> Do you have an idea how this pressure regulator works and how it can influence the results of your tests?
I have not pulled the regulator apart to see, but the usual method is to have a small diaphragm over the outlet hole. The higher the pressure on the diaphragm, the closer it is pushed to the hole, and the more it restricts the flow. These can be made very small.
Would it influence the CO levels? Most unlikely.
Is it really necessary? Judge for yourself: no other stove needs it.

> Does the high back pressure influence the cold weather performance of this stove.
I doubt it very much. It's pretty hot in there!

> finned heatexchangers used in the Jetboil, Etapower and Reactor? I would suspect that they could influence the results by quenching the flames.
Well, not in the Reactor because it does not have conventional flames. The fins do not seem to have much effect on the Etapower CO levels either. In general the fins are above the critical parts of the flames, imho.

> Gravity stove: which jet did you use? .45, .40 or .35?
The 0.45 jet is the one for canisters. I did try the smaller jets: they just produce smaller flames. I don't think the CO level changed much.

> hose with a swivel connection for the Etapower. I was wondering if it can be retrofitted to a Gravity stove (EF version)?
You can retrofit almost anything to anything if you do enough work. In this case I think the correct answer is no.

Cheers
Roger

Roger Caffin
(rcaffin) - BPL Staff - MLife

Locale: Wollemi & Kosciusko NPs, Europe
also for Tom van Wauwe on 09/05/2007 04:56:16 MDT Print View

Hi Tom

> on the underside of the Gravity burner there is circle of covered holes. The coverage of these holes is adjustable. Doesn't this influence the air supply to the jet?
Yes, it does, but during my testing I made sure the flaps were quite open. I didn't try the stove with them closed up - that was obviously not a good idea.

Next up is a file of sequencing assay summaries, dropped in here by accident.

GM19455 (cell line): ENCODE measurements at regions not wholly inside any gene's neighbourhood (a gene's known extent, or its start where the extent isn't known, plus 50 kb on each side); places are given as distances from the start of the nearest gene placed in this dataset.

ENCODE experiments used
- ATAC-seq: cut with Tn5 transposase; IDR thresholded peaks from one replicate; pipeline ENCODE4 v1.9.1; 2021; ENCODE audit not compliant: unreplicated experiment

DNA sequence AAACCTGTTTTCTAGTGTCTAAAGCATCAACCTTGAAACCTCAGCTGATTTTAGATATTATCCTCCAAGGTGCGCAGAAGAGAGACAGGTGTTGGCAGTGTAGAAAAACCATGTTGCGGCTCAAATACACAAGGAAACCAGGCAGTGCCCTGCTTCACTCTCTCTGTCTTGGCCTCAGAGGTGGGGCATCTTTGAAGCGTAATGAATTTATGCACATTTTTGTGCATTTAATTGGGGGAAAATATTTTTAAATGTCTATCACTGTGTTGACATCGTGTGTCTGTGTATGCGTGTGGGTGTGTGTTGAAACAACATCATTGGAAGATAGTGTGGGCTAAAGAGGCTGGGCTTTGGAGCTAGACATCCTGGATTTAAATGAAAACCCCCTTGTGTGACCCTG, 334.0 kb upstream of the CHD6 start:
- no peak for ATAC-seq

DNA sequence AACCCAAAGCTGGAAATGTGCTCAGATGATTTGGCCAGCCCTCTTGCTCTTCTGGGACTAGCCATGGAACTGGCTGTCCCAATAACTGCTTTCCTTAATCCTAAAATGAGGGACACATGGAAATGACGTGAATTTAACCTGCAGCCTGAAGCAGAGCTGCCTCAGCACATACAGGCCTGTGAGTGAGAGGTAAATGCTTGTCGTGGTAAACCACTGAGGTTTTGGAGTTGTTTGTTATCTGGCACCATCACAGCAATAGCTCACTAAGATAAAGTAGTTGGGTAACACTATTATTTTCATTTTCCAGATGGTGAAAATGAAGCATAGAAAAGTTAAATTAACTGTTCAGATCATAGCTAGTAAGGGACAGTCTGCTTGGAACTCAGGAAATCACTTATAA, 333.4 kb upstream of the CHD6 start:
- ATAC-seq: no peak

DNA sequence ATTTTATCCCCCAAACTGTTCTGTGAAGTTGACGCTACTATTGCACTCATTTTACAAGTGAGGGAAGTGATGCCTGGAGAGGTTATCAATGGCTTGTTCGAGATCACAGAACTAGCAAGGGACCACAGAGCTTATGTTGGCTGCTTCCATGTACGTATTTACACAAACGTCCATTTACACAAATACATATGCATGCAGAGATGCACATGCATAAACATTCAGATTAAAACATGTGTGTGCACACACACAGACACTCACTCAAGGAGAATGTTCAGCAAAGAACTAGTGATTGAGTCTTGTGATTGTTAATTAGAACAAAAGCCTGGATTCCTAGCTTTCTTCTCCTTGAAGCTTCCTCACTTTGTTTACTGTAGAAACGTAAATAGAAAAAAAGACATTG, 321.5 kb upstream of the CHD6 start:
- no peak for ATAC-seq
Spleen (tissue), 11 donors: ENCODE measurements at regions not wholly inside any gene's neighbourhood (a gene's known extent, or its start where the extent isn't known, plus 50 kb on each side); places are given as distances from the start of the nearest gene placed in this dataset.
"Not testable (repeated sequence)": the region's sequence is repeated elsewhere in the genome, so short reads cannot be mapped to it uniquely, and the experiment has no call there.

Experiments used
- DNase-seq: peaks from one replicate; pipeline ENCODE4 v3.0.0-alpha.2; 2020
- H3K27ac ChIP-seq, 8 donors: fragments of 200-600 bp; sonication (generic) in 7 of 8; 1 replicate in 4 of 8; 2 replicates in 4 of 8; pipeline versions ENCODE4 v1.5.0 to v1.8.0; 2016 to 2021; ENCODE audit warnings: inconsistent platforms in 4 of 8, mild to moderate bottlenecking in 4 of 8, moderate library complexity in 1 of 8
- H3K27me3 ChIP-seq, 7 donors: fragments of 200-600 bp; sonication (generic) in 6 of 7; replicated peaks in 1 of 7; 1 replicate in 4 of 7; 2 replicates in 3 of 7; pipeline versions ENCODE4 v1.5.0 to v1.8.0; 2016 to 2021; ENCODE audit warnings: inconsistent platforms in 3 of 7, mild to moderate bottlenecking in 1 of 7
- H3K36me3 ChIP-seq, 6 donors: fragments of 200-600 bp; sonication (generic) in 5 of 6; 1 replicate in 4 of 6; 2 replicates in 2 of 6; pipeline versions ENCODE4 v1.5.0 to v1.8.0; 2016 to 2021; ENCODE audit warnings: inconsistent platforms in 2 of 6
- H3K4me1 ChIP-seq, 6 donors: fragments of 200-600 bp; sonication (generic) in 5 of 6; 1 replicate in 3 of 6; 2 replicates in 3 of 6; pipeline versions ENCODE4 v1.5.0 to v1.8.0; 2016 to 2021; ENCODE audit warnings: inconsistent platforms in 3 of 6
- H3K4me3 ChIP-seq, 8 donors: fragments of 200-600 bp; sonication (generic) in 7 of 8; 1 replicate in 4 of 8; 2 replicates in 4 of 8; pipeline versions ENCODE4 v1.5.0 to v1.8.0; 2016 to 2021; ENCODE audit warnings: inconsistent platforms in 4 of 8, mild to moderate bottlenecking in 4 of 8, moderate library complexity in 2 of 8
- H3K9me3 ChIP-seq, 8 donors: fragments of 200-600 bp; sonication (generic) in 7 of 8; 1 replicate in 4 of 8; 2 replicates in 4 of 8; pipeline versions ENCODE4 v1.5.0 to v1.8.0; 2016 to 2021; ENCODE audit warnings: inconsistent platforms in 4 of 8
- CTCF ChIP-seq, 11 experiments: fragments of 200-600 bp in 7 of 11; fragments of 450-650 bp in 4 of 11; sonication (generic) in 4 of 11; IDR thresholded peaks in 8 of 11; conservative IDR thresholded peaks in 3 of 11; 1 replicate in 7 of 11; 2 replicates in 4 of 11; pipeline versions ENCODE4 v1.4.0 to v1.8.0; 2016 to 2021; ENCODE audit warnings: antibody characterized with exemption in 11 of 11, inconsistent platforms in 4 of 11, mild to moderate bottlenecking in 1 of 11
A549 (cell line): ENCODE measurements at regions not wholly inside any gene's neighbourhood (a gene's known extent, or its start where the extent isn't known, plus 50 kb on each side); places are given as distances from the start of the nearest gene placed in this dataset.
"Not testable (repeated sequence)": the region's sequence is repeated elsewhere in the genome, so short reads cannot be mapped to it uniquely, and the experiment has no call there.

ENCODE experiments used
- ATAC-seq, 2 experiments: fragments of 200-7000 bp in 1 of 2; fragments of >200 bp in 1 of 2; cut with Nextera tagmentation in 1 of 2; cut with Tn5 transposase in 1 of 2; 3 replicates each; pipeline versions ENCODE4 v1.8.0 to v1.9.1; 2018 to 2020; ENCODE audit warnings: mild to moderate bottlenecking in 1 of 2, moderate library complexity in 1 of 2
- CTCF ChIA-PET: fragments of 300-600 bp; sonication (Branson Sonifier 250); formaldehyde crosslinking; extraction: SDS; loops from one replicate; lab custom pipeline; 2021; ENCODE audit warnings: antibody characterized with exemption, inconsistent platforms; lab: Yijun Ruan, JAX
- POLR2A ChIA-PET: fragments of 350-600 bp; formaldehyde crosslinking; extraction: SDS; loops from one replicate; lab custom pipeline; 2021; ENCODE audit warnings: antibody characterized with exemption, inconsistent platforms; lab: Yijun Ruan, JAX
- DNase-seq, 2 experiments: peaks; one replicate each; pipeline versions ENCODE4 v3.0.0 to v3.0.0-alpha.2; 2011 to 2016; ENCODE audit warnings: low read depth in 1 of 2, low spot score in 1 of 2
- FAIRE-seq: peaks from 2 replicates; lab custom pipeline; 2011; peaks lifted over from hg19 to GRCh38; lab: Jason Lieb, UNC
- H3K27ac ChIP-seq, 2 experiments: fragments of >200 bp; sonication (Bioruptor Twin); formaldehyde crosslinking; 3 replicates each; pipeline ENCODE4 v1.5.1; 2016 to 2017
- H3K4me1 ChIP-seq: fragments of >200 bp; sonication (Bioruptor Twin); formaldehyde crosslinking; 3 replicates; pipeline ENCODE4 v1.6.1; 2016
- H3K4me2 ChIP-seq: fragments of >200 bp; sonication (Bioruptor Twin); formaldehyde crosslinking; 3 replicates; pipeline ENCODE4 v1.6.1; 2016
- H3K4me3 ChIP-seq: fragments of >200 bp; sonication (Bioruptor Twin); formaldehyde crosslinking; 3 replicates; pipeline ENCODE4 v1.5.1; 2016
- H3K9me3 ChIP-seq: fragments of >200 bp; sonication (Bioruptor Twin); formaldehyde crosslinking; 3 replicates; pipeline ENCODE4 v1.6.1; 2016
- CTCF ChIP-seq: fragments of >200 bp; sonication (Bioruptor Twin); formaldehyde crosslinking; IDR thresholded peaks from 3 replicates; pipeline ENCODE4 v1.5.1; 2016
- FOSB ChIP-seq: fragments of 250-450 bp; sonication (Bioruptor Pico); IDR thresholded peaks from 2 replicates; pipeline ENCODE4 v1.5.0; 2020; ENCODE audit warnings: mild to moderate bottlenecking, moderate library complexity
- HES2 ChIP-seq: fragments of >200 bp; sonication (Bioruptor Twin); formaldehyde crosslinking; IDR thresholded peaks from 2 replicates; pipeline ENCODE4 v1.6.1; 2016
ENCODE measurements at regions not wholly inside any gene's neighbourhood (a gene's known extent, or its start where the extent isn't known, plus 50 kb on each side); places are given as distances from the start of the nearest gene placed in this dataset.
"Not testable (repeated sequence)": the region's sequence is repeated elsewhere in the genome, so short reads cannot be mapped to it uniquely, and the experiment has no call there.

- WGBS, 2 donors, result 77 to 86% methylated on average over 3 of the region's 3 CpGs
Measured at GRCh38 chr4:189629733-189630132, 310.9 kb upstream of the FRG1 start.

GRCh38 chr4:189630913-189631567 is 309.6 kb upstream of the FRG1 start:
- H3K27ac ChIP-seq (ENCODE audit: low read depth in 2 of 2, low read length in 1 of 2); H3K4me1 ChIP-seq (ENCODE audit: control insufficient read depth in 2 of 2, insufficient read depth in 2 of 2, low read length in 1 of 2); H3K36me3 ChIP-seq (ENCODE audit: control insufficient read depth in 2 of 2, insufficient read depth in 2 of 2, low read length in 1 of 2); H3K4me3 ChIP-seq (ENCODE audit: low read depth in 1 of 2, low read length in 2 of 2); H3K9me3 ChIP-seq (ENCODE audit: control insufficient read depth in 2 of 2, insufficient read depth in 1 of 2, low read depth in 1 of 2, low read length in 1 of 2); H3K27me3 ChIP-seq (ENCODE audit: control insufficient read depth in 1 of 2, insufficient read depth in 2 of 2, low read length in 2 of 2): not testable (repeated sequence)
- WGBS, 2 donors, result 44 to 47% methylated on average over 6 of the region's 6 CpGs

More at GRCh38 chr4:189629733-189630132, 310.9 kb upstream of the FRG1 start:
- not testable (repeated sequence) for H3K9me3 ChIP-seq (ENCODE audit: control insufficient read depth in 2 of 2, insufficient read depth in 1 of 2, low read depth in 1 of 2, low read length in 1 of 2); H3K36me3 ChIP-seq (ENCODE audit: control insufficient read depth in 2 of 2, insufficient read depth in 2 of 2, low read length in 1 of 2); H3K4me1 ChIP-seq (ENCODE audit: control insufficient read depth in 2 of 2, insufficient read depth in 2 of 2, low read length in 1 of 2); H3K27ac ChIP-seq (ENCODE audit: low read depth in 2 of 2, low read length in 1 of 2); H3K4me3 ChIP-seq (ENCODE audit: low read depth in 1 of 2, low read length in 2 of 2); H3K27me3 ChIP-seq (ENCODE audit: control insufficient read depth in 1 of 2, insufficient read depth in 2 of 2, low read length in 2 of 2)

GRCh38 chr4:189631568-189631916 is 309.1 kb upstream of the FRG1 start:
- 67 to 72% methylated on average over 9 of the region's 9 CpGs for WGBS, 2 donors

Cheers

Woubeir (from Europe)
(Woubeir) - F - MLife
Re: Stoves, Tents and Carbon Monoxide - Deadly or Not? <br>Part 3: Laboratory Measurements for Canister Stoves on 09/05/2007 07:59:32 MDT Print View

Thanks Roger,
interesting remark about those flaps on the Gravity because they're closed when you buy the stove and nothing is mentioned about opening them in some sort of manual (unless I missed that part). I only decided to open them on my lst trip after rereading your article and noticing the air supply problem of this stove.

About the pressure regulator, if I understand it correctly the diaphragm limits the flow through the hole and the lower the flow, the lower the pressure, right? So the argument that such a system is very usefull in cold temperatures or with nearly empty canisters doesn't make sense. It looks more that gasflow out of full canisters is restricted than that gasflow out of nearly empty canisters is improved. Or am I misinterpreting what you're saying?
Or could there be another way for a pressure regulator to function so that flow at is improved instead of restricted?
Because otherwise I can't even understand why MSR mentioned the pressure regulator in its pressrelease or even thought of including such a regulator. It doesn't seem to have any real purpose.
Reason why I ask this is that Campingaz also has a stove with a pressure regulator, the Twister HPZ, and a couple years ago I had the opportunity to test one next to several other stoves. Because of the pressure regulator, with all the marjeting blabla, we decided to test the effectivity in cold temperatures, and the result was nill, nothing, zero, ... That's not just marketing blabla, that's a pure lie. I can't understand why MSR would go the same way.

Roger Caffin
(rcaffin) - BPL Staff - MLife

Locale: Wollemi & Kosciusko NPs, Europe
Re: Re: Stoves, Tents and Carbon Monoxide - Deadly or Not? <br>Part 3: Laboratory Measurements for Canister Stoves on 09/05/2007 15:52:15 MDT Print View

Hi Tom

> the diaphragm limits the flow through the hole and the lower the flow, the lower the pressure, right?
Well, it would be more correct to say the pressure controls the flow.

> So the argument that such a system is very usefull in cold temperatures or with nearly empty canisters doesn't make sense.
Well, if you design the system to work with a very low pressure to start with, then the pressure reduction at the regulator does make sense. This is why the large Propane (LPG) tanks always have a pressure regulator on the bottle. You would NOT want to put full pressure from a propane tank onto a stove.
This does not answer the question of whether the Reactor needs a regulator. I would not have thought so myself, but if MSR have gone to the expense of including one then I have to assume it is needed. No company includes features at extra cost if they are not needed.